CNN is a cable and Internet news organization. Its publication of news concerning matters of public interest is an exercise of free speech rights secured by the state and federal Constitutions.8 CNN does not contend the termination of Wilson’s employment is itself speech. But to insulate the exercise of free speech rights against chilling litigation, the Legislature has defined protected activity to include not only the act of speaking, but “any other conduct in furtherance of the exercise of” constitutional speech rights on matters of public interest. (§ 425.16, subd. (e)(4).) CNN makes two arguments for application of that provision here. First, it argues that its selection of content producers is conduct in furtherance of its exercise of speech rights. Second, it argues that its decision to enforce its journalistic standards by terminating a writer for alleged plagiarism constitutes conduct in furtherance of protected activity.
The anti-SLAPP statute provides no explicit guidance for evaluating these arguments. Section 425.16, subdivision (e)(4), does not define precisely how, or to what extent, conduct must further the exercise of speech or petition rights to merit protection. At a minimum, the subdivision shields expressive conduct—the burning of flags, the wearing of armbands, and the like—that, although not a “written or oral statement or writing” (§ 425.16, subd. (e)(1)–(3)), may similarly communicate views regarding “matters of public significance” (id., subd. (a)). (See, e.g., Texas v. Johnson (1989) 491 U.S. 397, 404–406, 109 S.Ct. 2533, 105 L.Ed.2d 342 [flag burning]; Tinker v. Des Moines School Dist. (1969) 393 U.S. 503, 505–506, 89 S.Ct. 733, 21 L.Ed.2d 731 [armbands].) Indeed, the legislative history suggests expressive conduct was foremost in the Legislature’s thinking when subdivision (e)(4) was added.9 But the text’s reference to acts “in furtherance” of speech or petitioning rights can also reasonably be read to extend to at least certain conduct that, though itself containing no expressive elements, facilitates expression.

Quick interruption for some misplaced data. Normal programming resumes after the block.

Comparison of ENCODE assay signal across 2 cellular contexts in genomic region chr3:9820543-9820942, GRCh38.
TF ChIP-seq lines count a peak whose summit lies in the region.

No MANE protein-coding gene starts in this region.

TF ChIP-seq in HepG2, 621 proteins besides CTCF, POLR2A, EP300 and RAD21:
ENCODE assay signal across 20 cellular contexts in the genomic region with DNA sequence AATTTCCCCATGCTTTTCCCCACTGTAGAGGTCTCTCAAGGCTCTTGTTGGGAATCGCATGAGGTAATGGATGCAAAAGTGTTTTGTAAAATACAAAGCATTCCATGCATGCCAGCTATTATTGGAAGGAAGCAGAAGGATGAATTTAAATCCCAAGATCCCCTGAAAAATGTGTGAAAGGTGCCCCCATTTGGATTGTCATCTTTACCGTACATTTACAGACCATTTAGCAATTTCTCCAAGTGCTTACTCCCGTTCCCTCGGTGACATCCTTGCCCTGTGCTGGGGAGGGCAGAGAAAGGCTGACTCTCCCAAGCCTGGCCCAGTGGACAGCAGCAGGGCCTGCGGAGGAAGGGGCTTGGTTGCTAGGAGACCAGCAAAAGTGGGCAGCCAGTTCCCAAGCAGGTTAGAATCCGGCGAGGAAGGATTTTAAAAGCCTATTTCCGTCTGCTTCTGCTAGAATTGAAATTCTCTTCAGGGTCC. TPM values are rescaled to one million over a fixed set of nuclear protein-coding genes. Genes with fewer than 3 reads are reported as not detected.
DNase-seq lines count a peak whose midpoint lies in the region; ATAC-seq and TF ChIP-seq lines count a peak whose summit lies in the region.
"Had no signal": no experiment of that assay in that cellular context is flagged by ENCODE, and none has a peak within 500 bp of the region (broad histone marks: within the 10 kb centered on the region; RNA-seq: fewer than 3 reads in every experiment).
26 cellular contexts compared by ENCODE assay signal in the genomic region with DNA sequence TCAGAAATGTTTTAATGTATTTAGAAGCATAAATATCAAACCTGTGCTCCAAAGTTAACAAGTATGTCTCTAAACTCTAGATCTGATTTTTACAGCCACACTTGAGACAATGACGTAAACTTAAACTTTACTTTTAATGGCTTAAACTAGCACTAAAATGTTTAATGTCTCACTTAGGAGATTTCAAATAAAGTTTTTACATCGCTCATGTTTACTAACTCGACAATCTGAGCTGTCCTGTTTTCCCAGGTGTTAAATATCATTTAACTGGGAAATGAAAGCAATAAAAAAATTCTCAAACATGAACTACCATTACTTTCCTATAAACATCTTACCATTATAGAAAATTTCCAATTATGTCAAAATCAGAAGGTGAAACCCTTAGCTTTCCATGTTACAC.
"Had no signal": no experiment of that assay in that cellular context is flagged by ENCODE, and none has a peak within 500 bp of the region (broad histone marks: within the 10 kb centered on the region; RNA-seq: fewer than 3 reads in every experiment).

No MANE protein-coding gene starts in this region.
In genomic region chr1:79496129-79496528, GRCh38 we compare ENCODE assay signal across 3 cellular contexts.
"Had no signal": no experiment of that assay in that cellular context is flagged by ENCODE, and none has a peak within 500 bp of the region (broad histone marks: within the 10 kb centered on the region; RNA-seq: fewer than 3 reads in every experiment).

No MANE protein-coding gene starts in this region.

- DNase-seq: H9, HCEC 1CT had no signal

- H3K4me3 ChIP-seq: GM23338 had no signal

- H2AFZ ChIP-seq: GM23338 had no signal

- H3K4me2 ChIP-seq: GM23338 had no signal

A news organization’s hiring or firing of employees—like virtually everything a news organization does—facilitates the organization’s speech to some degree. But it does not follow that everything the news organization does qualifies as protected activity under the anti-SLAPP statute. The First Amendment does not immunize news organizations from laws of general applicability “simply because their enforcement ․ has incidental effects on [the press’s] ability to gather and report the news.” (Cohen v. Cowles Media Co. (1991) 501 U.S. 663, 669, 111 S.Ct. 2513, 115 L.Ed.2d 586.) We likewise do not read the anti-SLAPP statute to call for preliminary screening of every claim that might be brought against a news organization, merely because the claim might have incidental effects on the organization’s operation. The question we must consider is whether, and when, a news organization’s selection of its employees bears a sufficiently substantial relationship to the organization’s ability to speak on matters of public concern to qualify as conduct in furtherance of constitutional speech rights.
We begin with the first, and broader, of CNN’s two arguments: that its decisions to hire or fire writers and other content producers categorically qualify as conduct in furtherance of its speech rights. The argument rests on two basic propositions. One, the right of a news organization to speak includes the right to exercise editorial control and judgment—that is, the right to choose what news it will report and how the news will be reported. (Miami Herald Publishing Co. v. Tornillo (1974) 418 U.S. 241, 258, 94 S.Ct. 2831, 41 L.Ed.2d 730.) And two, an entity can act and speak only through the individuals that comprise and represent it. The law thus recognizes that, to exercise certain First Amendment freedoms, such as the right of free exercise of religion, an entity “must retain the corollary right to select its voice.” (Petruska v. Gannon University (3d Cir. 2006) 462 F.3d 294, 306; see ibid. [ministerial exception to federal employment discrimination law]; accord, Hosanna-Tabor Evangelical Lutheran Church and School v. EEOC (2012) 565 U.S. 171, 185, 132 S.Ct. 694, 181 L.Ed.2d 650 [“it is impermissible for the government to contradict a church’s determination of who can act as its ministers”].)